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Friday, 2 August 2019

Book review: Fake, Stephanie Wood (2019)

This is the third in a series of drafts prepared for this review. The first was microscopic and harsh. The second was critical and measured. Then I picked up the book again and finished it and found that it delivered on its promise of a strange tale. And it was well-told.

This book is one of a number of nonfiction books that have appeared in recent years that deal with people’s private lives. There seems to be a growing appetite for this kind of writing in the community. Not all of them are of equal quality, however. At least I have found this to be true.

The two sentences above were in the second paragraph of the second draft. That draft also contained a short discourse on the well-used idea of the constructed self. What follows was in the second draft, and I keep it now as a reminder to myself that some of my misgivings about this book from my initial reading survived the completion of it.

For people of my generation (this author and I are about the same age) blaming your parents for your own failings was a kind of trope when we were young, at the time when we made the formative relationships and life choices that would to a certain degree decided who we were. “My mother made me a lesbian,” read some graffiti on the Devonshire Street tunnel near Central Station when I was a young man growing up in an inner city enlivened by punk music bands. “If I give her the wool will she make me one too?” someone else had written underneath the first message in a display of humour that has not, in my view, been surpassed on this subject in the years since.

So, even back then, people were making light of such claims but Wood seems never to have reconciled her own character – mostly no doubt the product of genes, rather than of upbringing – with her destiny. At one point in her book, Wood describes in detail how the brain is changed by such emotions as love, which can alter our perceptions so radically that we are, for all intents and purposes, a different person once we are in its throes. But then she curiously turns around and points a finger of blame at her mum. This jarred.

The idea that anything as complex or deeply-rooted as sexuality or the personality are circumscribed by the circumstances of our upbringing – except for very unusual cases where there is actual criminal abuse involved – is probably, along with eugenics, the largest single fraud that the academy has ever perpetrated upon an unsuspecting world during the past 200 years. Postmodernist thinkers are in the vanguard of this dismal parade and constitute, for truth, a case of fakery.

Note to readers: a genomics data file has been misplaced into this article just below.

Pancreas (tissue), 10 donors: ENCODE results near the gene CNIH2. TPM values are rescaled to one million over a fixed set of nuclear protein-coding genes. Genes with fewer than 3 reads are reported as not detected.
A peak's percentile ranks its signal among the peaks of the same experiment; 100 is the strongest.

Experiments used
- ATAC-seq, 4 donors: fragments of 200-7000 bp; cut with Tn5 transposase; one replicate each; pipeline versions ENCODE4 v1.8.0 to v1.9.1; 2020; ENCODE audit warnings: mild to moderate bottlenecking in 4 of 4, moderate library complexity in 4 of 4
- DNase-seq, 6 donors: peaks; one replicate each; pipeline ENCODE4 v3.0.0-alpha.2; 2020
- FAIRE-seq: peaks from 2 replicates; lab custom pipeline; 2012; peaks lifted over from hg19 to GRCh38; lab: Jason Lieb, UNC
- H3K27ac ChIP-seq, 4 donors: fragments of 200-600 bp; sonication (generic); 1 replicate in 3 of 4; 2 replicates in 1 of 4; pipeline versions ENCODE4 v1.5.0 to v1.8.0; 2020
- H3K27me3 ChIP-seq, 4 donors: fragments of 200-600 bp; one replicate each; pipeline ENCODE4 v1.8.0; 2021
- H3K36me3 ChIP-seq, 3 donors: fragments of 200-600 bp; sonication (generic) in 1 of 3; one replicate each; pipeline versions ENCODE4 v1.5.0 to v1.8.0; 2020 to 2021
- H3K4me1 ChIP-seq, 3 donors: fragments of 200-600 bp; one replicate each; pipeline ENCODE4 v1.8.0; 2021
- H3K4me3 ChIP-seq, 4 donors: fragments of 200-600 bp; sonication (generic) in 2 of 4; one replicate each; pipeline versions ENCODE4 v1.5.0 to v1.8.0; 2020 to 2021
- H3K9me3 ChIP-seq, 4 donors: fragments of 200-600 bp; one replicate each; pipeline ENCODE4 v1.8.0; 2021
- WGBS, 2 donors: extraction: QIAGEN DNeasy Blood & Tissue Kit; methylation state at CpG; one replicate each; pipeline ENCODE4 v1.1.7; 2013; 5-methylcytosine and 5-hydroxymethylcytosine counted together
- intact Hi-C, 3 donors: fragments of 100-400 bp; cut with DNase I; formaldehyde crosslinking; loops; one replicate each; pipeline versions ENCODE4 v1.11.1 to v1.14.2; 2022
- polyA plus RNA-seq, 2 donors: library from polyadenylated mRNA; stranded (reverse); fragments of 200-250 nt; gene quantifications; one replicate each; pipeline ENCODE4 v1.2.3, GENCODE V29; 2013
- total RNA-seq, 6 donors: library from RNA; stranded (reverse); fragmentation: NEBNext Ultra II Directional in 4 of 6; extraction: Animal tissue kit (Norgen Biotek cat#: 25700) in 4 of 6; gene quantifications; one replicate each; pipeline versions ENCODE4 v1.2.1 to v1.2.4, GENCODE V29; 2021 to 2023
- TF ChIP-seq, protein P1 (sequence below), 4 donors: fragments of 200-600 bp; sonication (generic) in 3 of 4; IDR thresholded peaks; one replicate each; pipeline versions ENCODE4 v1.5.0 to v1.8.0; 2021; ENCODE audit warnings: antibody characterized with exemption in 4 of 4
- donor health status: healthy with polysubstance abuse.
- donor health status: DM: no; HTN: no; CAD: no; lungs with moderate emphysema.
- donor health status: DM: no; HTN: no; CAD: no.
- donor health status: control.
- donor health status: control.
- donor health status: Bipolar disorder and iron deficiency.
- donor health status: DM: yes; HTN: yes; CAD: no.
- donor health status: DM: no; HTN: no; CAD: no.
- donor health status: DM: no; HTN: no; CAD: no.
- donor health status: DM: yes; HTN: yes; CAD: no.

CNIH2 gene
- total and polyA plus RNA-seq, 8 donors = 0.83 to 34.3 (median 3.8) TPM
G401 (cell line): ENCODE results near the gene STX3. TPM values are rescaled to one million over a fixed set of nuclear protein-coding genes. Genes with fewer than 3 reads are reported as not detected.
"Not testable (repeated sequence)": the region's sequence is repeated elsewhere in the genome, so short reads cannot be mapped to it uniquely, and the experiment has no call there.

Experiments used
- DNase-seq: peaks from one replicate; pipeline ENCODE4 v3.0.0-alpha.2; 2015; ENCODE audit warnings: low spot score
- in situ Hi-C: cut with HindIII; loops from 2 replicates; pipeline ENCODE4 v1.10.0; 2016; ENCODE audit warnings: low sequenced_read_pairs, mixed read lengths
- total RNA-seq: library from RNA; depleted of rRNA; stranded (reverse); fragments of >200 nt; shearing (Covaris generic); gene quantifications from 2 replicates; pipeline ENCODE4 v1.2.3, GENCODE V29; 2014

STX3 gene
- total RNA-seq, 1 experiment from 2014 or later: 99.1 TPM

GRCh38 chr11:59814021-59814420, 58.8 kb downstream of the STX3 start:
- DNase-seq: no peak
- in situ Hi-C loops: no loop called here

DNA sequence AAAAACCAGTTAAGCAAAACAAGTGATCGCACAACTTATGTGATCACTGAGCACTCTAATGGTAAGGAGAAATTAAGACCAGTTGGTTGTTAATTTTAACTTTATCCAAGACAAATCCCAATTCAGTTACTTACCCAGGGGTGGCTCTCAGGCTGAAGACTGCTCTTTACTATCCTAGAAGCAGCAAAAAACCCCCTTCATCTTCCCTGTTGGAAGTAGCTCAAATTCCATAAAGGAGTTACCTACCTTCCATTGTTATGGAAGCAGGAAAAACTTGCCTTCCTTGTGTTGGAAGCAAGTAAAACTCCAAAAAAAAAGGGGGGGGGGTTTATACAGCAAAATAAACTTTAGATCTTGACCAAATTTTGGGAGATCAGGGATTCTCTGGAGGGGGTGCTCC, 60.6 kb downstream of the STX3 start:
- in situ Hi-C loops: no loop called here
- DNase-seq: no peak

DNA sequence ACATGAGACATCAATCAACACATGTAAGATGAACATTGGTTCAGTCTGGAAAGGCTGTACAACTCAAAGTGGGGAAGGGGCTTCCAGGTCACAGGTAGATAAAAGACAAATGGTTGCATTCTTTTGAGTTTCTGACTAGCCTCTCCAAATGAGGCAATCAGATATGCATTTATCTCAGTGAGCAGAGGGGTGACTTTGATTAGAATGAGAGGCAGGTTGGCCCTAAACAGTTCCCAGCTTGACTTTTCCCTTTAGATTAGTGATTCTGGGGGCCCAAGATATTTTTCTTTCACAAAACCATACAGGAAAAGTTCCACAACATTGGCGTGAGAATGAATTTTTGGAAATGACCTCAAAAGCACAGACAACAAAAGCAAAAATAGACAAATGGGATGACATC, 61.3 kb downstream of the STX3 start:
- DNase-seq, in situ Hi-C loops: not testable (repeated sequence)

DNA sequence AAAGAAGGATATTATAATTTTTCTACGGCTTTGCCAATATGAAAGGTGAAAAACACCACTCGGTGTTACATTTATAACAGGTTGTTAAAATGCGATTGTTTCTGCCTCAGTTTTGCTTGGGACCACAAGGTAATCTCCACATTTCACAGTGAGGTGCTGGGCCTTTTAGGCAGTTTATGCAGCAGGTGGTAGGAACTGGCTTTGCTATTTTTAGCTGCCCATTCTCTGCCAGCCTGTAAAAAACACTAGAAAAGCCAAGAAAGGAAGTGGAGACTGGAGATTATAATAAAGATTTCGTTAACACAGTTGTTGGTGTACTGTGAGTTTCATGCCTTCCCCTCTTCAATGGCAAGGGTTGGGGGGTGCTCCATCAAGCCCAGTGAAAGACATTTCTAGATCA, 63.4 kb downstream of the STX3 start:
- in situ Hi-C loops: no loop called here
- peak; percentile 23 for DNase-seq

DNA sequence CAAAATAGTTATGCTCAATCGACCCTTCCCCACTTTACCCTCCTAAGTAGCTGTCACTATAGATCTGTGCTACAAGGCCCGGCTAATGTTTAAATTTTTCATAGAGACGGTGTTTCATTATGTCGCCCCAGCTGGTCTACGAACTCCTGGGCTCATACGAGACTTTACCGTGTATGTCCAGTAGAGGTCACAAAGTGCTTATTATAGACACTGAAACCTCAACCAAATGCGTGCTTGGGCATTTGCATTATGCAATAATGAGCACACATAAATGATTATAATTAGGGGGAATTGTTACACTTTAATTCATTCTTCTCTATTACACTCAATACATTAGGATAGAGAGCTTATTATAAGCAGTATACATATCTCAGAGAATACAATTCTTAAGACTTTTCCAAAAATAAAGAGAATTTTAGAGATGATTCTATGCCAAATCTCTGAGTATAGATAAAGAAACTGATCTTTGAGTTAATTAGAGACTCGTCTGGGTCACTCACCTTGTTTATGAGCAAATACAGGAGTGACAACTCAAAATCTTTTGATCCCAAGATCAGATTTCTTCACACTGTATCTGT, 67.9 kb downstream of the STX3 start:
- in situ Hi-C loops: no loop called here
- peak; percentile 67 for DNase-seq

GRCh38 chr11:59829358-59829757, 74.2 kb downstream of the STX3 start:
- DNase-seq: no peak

Having said these things, there is still reason for people to pick up this book and give it a go. About half of the book is consumed in recounting Wood’s relationship with a malignant narcissist she names Joe. The rest of the book is mainly about how she processed that experience including, in her role as a feature writer for the Sydney Morning Herald, writing about it and publishing the account. Wood then met up with at least two people whose lives had been changed by Joe’s actions. She ends the book with a philosophical digression on ocean swimming.

The colours blue and green appear at different times throughout the book, most notably in the plaid of a shirt that Wood bought for Joe at some point in their relationship. It’s not entirely clear what the colours are supposed to mean for Wood or for the reader. There is a prosaic murmur in the background throughout the narrative that makes you wonder about the author’s level of insight into the circumstances of the relationship she survived and even into the meaning of art. And I wasn’t overly encouraged by the attempt, near the end of the book, to try to classify the personalities of women who had been taken in by frauds and fakes. I felt also that she was on safer ground when she was describing what Joe did to her than when she was cogitating blithely on the character of Donald Trump.

This kind of rationalising is unsurprising considering the depths to which Wood sank in response to Joe’s callous manipulations. It does however seem surprising that such an intelligent and educated woman could be so completely taken in by the man, and part of the author’s job, as she sees it, is to understand how it could have happened.

This book offers readers a bit of a mixed bag of treats. Male readers who have themselves been exposed to narcissists, if not outright fakes, might not find it entirely comforting to see Wood getting emotional support from such activists as Clementine Ford. (I fully expected Wood to start corresponding with Van Badham in an effort to assuage her feelings of incapacity brought on by the ravages of exposure at close quarters to a truly toxic personality.)

The sea serves Wood better as guide and counsel. I grew up next to the water and so know that it can cure many ills. Sailing boats on Sydney Harbour from the beach where my parents had their house made the sea a constant presence in my life until I left home and went to university. At night from my bed I would listen to the sound of the wash made by the pilot boat coming home to moor, having returned from guiding a container vessel through the Heads and down to the port that existed in Darling Harbour, one that has since been removed. In the place where the port was located they are now building a casino. Times have, indeed, changed.

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